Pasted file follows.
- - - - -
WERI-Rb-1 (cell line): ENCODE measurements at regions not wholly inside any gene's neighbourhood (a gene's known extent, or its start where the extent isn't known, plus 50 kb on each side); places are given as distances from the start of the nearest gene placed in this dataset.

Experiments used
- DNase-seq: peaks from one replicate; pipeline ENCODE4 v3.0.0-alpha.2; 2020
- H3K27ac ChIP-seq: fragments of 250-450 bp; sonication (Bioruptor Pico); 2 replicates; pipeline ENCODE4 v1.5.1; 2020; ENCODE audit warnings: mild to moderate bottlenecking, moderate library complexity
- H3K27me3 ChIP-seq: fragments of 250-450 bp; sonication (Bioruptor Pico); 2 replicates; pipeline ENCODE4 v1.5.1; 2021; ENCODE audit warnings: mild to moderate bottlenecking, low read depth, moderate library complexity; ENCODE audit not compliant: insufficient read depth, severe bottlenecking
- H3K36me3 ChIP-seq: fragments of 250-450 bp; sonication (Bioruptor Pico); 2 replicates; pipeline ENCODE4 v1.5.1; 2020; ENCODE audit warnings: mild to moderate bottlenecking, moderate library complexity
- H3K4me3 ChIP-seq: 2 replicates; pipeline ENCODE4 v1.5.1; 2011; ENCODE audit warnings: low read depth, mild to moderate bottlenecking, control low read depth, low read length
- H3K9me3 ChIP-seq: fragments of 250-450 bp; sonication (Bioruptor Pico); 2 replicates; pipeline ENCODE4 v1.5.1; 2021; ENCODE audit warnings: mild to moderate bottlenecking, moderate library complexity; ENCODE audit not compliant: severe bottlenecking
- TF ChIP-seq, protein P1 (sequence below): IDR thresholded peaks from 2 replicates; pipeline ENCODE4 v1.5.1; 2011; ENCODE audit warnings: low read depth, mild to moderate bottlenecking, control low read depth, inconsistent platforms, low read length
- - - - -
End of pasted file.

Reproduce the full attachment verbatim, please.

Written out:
WERI-Rb-1 (cell line): ENCODE measurements at regions not wholly inside any gene's neighbourhood (a gene's known extent, or its start where the extent isn't known, plus 50 kb on each side); places are given as distances from the start of the nearest gene placed in this dataset.

Experiments used
- DNase-seq: peaks from one replicate; pipeline ENCODE4 v3.0.0-alpha.2; 2020
- H3K27ac ChIP-seq: fragments of 250-450 bp; sonication (Bioruptor Pico); 2 replicates; pipeline ENCODE4 v1.5.1; 2020; ENCODE audit warnings: mild to moderate bottlenecking, moderate library complexity
- H3K27me3 ChIP-seq: fragments of 250-450 bp; sonication (Bioruptor Pico); 2 replicates; pipeline ENCODE4 v1.5.1; 2021; ENCODE audit warnings: mild to moderate bottlenecking, low read depth, moderate library complexity; ENCODE audit not compliant: insufficient read depth, severe bottlenecking
- H3K36me3 ChIP-seq: fragments of 250-450 bp; sonication (Bioruptor Pico); 2 replicates; pipeline ENCODE4 v1.5.1; 2020; ENCODE audit warnings: mild to moderate bottlenecking, moderate library complexity
- H3K4me3 ChIP-seq: 2 replicates; pipeline ENCODE4 v1.5.1; 2011; ENCODE audit warnings: low read depth, mild to moderate bottlenecking, control low read depth, low read length
- H3K9me3 ChIP-seq: fragments of 250-450 bp; sonication (Bioruptor Pico); 2 replicates; pipeline ENCODE4 v1.5.1; 2021; ENCODE audit warnings: mild to moderate bottlenecking, moderate library complexity; ENCODE audit not compliant: severe bottlenecking
- TF ChIP-seq, protein P1 (sequence below): IDR thresholded peaks from 2 replicates; pipeline ENCODE4 v1.5.1; 2011; ENCODE audit warnings: low read depth, mild to moderate bottlenecking, control low read depth, inconsistent platforms, low read length